UTS Translational Criminology Seminar Series

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Not just ‘Herding Cats’- Vietnamese cannabis gangs and law enforcement

Join UTS Criminology and the Crime and Security Science Research Group for our third seminar of 2024

Vietnamese-born prisoners have been considered at the highest rates among most serious offences/charges excluding Australia and New Zealand, almost drug-related offences, higher than the UK-born and Chinese-born. Appearances of Vietnamese-ethnicity groups involved, either directly or indirectly, in cultivating, manufacturing, and trading cannabis.

The illegal employment of Vietnamese ‘crop-sitters’ in Australia, who are employed to stay in the grow house to take care of cannabis plants, is ongoing. Based on previous empirical studies, Luong (2014, 2017, 2019, 2020) tested and clarified family ties and fellow-countrymen associations as the most prioritised forms of those Vietnamese drug trafficking networks.

Currently, many authorities are considering those Vietnamese groups in Australia to set up three levels – head (whom they organise and manage the whole process), facilitator (whom they provide spiritual or material assistance in cultivation), and crop-sitter (whom they look after cannabis plants). In contrast, the Herding Cats (dân chăn mèo in Vietnamese) – a memoir of former Vietnamese cannabis insiders, described the most insightful details of why and how dân chăn mèo arrange and design inclusive scenarios with more than three levels to survive, operate, and maintain their millionaire industry in Australia.

My current study uses triangulated qualitative methods to collect and analyse data, including content analysis from a court/tribunal statement, a former Vietnamese cannabis crop-sitter memoir, and an in-depth interview with this author. The findings unveil 1) the trend and pattern of Vietnamese cannabis gangs, 2) the structure of those groups, and 3) the modus operandi to avoid law enforcement monitors.

Guest Speaker: Dr Hai Luong
Dr Hai Luong is a lecturer in criminology at the School of Criminology and Criminal Justice, Griffith University. Dr Luong is also a member of the Global Initiative Network’s Expert against Transnational Organized Crime (GI TOC) and a senior researcher and chair of the Asian Drug Crime Research Committee at the Institute for Asian Crime and Security (IACS).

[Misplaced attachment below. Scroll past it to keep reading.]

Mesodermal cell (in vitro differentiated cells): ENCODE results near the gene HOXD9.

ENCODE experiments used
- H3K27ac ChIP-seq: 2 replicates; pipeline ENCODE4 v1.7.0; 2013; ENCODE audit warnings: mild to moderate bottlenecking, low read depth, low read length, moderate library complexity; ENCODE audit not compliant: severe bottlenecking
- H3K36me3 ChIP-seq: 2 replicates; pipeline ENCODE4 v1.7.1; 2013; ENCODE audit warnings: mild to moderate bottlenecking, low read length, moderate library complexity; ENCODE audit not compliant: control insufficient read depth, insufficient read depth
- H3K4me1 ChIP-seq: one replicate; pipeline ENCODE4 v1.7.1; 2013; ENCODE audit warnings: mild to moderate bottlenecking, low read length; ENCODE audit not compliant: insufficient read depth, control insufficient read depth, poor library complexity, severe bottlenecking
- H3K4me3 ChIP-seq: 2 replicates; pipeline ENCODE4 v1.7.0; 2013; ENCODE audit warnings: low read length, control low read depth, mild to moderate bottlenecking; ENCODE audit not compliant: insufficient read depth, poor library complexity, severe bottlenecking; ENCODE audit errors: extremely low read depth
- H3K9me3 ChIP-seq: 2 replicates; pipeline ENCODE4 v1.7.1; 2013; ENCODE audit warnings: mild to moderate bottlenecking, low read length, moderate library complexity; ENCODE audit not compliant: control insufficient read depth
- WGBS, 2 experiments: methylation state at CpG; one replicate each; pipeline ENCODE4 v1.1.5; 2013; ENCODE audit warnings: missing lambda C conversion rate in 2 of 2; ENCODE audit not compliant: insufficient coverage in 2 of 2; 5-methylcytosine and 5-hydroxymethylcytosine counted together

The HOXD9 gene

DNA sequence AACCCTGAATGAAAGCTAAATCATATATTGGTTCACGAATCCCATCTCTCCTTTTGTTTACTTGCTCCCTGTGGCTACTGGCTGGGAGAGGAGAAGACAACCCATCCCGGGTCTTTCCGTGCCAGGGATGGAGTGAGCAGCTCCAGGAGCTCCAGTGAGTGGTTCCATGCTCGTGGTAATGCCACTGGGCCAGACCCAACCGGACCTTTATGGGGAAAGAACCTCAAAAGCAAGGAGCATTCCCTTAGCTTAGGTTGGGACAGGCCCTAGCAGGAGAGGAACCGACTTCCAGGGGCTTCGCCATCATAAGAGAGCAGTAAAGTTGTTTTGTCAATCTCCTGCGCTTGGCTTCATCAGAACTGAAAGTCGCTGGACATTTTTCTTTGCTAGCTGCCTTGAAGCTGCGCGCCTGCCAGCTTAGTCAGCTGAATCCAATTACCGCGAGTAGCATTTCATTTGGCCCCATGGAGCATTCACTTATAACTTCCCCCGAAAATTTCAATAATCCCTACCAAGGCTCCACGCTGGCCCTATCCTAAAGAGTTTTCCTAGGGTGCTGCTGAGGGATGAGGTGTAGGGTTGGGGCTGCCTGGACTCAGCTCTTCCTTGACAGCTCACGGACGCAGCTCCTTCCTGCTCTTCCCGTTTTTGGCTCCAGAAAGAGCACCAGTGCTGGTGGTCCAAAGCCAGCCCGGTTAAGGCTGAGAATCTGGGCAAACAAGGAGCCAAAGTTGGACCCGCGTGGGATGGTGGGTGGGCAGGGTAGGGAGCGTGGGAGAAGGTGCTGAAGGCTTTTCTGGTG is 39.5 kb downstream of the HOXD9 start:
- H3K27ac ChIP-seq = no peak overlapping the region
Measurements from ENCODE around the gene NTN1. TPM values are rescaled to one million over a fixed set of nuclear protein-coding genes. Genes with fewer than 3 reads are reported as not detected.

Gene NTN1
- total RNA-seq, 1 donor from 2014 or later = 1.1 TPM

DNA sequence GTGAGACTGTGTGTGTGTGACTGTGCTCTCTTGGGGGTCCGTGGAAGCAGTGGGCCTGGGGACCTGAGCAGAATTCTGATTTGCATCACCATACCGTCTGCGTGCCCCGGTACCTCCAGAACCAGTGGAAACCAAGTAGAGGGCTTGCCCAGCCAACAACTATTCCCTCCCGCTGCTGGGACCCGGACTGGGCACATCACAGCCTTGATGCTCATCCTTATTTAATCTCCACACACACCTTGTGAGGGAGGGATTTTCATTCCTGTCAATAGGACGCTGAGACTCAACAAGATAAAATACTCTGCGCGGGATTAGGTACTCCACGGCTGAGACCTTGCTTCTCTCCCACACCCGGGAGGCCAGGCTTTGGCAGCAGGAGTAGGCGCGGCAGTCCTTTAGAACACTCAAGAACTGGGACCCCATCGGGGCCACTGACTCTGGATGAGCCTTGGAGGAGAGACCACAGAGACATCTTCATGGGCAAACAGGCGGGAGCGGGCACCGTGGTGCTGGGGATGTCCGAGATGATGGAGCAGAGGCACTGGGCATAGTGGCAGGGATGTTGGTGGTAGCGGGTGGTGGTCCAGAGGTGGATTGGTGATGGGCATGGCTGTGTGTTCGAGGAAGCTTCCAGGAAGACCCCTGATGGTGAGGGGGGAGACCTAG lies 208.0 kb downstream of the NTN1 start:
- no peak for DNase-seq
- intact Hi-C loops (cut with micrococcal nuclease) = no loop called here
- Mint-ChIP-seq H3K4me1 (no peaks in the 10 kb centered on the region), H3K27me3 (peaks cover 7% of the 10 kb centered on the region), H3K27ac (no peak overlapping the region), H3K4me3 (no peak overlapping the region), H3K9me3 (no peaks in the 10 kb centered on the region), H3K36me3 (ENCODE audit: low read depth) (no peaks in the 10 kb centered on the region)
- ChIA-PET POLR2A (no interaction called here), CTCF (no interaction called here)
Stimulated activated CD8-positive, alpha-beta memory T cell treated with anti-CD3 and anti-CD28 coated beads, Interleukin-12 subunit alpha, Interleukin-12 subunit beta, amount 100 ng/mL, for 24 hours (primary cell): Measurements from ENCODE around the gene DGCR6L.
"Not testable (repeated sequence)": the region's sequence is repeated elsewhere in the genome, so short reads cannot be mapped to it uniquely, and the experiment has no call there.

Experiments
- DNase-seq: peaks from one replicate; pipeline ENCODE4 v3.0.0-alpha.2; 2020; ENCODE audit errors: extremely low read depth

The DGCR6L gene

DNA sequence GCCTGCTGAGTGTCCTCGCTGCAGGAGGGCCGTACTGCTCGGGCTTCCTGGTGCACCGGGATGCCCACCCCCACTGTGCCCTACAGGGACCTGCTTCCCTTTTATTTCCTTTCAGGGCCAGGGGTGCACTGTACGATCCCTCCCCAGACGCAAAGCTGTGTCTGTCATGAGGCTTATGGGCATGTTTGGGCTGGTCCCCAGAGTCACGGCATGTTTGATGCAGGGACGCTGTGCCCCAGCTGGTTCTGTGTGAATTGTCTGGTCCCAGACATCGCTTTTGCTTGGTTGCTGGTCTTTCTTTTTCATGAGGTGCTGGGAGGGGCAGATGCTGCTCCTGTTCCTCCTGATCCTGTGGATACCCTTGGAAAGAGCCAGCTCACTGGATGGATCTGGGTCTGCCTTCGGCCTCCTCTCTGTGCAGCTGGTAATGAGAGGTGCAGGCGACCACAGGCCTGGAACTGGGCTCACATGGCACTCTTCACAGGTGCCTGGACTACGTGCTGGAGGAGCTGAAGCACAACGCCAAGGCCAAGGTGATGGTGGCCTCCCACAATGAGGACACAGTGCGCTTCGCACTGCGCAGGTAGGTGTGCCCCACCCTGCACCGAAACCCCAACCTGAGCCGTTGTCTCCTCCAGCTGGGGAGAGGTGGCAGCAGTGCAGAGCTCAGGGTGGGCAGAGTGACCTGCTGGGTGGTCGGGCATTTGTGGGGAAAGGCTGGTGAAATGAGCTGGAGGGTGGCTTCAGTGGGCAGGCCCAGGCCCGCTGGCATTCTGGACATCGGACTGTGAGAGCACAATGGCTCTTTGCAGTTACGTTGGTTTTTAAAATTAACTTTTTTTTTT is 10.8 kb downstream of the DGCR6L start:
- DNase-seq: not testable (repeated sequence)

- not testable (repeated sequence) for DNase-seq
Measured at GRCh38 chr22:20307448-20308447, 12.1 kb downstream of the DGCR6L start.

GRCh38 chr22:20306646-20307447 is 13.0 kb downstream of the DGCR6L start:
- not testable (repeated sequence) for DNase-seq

He has a Bachelor of Law (Criminal Investigation) and has spent twenty years researching and teaching in police institutions across the mainland Southeast Asian region, particularly in Vietnam. In 2010, as one of the new emergent scholars for the Australian Development Scholarship in non-traditional security threat fields, he was awarded a full scholarship to gain a master’s degree (Transnational Crime Prevention) at the University of Wollongong before achieving a PhD (Criminology) in 2017 at RMIT University.

As a member of the Asian Regional Law Enforcement Management Program (ARLEMP), funded by the Australian Federal Police and hosted by the Ministry of Public Security of Vietnam and RMIT Hanoi, he contributed to building a comprehensive connection among law enforcement agencies, policymakers, and academia across Asian countries to prevent and combat serious and transnational crimes since 2005. His interests include cybercrime, policing in cybercrime/cybersecurity, drug trafficking, migrant smuggling, human trafficking, police training, and transnational criminal law matters. His latest book ‘Transnational Drug Trafficking across the Vietnam and Laos Border’ was published by Palgrave Macmillan in 2019.

He has also published several papers in various academic journals (Asian Survey; Journal of Crime and Justice; International Journal of Cyber Criminology; International Journal of Drug Policy; Policing and Society; International Journal of Crime, Justice and Social Democracy; and Trends in Organized Crime, among others). In 2020, he was awarded the Young Asian Criminologists from the Asian Criminological Society (ASC).

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UTS City Campus, Building 10 Level 03, Room 470, 235-253 Jones St.
Ultimo, NSW 2007 Australia
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